my 2 cents
Don't Let's Go to the Dogs Tonight
If I'm bad about keeping a flow of new music coming in, I'm almost as bad with books. This is actually quite shameful for me to admit, but it's true. I think at heart, I'm just a binger no matter which way it shakes out. With books, either I'm on a cycle of reading constantly or a cycle of writing. When I'm in a writing phase, I read very little. Et l'inverse.
But, none of that can cover-up the fact that I am a helluva picky reader. My mother consumes books like they were doritos-- she is what I call a voracious reader. She may not like a book, but once she has begun it, she will finish it. Though she has "no time for fiction" (announced to me as I finished my first set of short stories) and reads non-fiction exclusively, her interests are wide-ranging and she is probably one of the most well-read people I have ever known.
Me, I'm like the fussiest 15-month old baby in a high chair who is big enough to poke at my food and refuse it NO to scrambled eggs, NO to strained peas, NO to strawberry yoghurt . . .and then, finally, YES to steamed lima beans (so that is what I'm fed for the remainder of the week or until I start to refuse them and fixate instead on carrots julienned).
This is how I am with books. I will try anything, love to troll bookstores, and read The New Yorker weekly so I'm tuned in to what is rolling out on the shelves, but it is a rare thing when a book or author truly grabs me and I am always expecting to be GRABBED. If I am not GRABBED, SHAKEN by my collar and THROWN out on my head to lie on the grass and stare up at the stars, then I'll toss it aside. And I toss, alot.
So, last weekend, when my friend Jill handed me a hardcover of "Don't Let's Go to the Dogs Tonight" by Alexandra Fuller, I accepted it politely with the full knowledge that I would give it a shot, but chances were . . it would languish in a pile of other half-sampled books on my nightstand.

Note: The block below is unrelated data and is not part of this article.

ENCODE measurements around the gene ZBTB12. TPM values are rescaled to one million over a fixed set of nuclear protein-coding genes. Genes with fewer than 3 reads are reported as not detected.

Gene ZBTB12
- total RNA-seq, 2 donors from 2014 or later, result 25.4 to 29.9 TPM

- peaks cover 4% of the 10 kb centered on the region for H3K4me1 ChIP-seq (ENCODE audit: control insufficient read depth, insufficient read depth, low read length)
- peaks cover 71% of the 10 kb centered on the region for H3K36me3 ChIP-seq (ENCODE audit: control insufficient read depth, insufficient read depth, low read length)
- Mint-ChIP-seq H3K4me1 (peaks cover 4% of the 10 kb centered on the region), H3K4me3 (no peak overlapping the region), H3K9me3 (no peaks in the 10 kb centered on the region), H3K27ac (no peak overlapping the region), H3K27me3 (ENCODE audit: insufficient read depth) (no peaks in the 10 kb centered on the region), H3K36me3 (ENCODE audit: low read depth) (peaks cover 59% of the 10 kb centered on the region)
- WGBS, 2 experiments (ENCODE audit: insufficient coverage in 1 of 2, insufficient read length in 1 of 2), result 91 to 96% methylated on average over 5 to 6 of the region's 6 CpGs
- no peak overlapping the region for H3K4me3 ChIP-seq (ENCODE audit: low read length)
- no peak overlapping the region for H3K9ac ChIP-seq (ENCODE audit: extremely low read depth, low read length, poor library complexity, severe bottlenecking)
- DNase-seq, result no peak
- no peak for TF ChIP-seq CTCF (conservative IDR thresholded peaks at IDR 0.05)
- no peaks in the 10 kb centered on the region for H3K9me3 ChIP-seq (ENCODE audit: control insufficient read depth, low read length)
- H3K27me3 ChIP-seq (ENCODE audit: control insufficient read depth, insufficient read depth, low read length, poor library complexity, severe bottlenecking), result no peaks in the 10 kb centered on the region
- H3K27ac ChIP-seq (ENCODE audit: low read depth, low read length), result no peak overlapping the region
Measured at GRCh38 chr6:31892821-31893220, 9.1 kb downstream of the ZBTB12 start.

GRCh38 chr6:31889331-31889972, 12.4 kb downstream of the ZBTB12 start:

Wrong-O. Oh. So wrong. Stayed up late, night after night. Squirreled away with it savoring bite after bite. Going as slow as I possibly could to make it last. And, best feeling at the end of a book? Wanting MORE. Wanting it to go on.
Oh. So good. And there are parts that will stay with me forever. They have entered my bloodstream and will always course through me.
So-- not much of an opine is this, hmm? I guess I should comment on the story or the writing or something. But you know what? I just can't. It's too perfect and I don't want to disrupt it. The one question I did have all the way through would be WHY? Why would Tim and Nicola choose to raise a family in a place that challenged their very lives (and their children's lives) every day?
I once knew a woman in college who had spent 2 years in India and couldn't wait to go back after graduation. She was nordic blonde-- that shiny, silky blonde-- with large blue eyes (she was also a nymphomaniac, but that's another story). So, given all the pollution, the poverty, the absence of conveniences we take for granted every day I had to ask, why did she want to go back so much? And she told me, "cause over there, if you have white skin, it's like you are royalty and even if you're poor here, over there you are rich."
Maybe if she wasn't baked when I asked her that question she might not have revealed her ugly truth. But we were on the roof of the dorm sunning our pale bodies in the the Spring sunshine indulging in the California sensimillian of which she seemed to have an endless supply. And even though I had been partaking myself, her statement jarred me deeply, rudely and it gave me new insight to the motivations of colonists.
Anyway, that statement came back to me when I was reading this book. Why did they do it? Probably for lots of reasons, but part of me thinks it was cause in England they were lower middle class who would have to live in brick houses one next to the other, but in Africa they had servants, hundreds of acres of farmland and could look down on the Africans and their customs (cause all through the book the children are taught never to do as the Africans do-- as if it is a dirty, lower thing). So, my guess is it helped their self image to be land barons. Even if it was in a war zone, with fleas, worms, and the rest of it.
But if I sound judgemental, I'm not. I think all of us have to try and keep our souls alive in this world, and suburban living can suffocate the soul in the most insidious prison of conformity. And I celebrate the pursuit of freedom I read about in this book.
updated: July 11, 2004
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